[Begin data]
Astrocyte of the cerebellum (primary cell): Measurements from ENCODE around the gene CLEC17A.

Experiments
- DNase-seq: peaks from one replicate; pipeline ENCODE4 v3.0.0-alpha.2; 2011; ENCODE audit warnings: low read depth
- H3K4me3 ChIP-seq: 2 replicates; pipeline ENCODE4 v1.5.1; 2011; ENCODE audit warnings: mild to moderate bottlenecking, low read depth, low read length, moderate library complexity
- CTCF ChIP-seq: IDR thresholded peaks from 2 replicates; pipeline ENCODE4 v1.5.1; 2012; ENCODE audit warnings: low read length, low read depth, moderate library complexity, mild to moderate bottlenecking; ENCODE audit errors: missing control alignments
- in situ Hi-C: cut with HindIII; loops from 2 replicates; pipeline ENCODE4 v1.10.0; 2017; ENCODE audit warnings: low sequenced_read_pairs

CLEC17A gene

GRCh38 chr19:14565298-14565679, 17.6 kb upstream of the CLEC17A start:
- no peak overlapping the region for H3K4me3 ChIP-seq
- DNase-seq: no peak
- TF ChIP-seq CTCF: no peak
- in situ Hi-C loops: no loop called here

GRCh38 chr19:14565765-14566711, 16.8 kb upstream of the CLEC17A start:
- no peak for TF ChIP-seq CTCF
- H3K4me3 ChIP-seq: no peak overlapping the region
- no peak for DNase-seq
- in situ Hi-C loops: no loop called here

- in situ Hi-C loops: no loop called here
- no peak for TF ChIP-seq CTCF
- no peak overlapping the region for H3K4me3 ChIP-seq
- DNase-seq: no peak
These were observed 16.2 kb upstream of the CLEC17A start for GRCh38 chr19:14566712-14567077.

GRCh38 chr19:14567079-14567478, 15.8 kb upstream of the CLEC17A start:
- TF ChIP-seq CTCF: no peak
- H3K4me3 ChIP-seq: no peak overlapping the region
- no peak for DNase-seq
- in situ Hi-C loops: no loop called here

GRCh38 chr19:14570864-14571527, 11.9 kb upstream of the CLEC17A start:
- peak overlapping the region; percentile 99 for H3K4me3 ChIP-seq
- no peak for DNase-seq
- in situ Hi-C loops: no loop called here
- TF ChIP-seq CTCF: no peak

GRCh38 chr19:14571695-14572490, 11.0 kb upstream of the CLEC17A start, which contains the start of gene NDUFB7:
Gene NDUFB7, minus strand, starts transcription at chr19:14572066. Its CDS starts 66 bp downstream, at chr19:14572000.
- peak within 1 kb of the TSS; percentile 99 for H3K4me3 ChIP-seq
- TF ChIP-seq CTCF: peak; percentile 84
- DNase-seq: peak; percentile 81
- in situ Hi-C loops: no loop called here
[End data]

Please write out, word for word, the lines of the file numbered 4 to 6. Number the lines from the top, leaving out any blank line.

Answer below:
- H3K4me3 ChIP-seq: 2 replicates; pipeline ENCODE4 v1.5.1; 2011; ENCODE audit warnings: mild to moderate bottlenecking, low read depth, low read length, moderate library complexity
- CTCF ChIP-seq: IDR thresholded peaks from 2 replicates; pipeline ENCODE4 v1.5.1; 2012; ENCODE audit warnings: low read length, low read depth, moderate library complexity, mild to moderate bottlenecking; ENCODE audit errors: missing control alignments
- in situ Hi-C: cut with HindIII; loops from 2 replicates; pipeline ENCODE4 v1.10.0; 2017; ENCODE audit warnings: low sequenced_read_pairs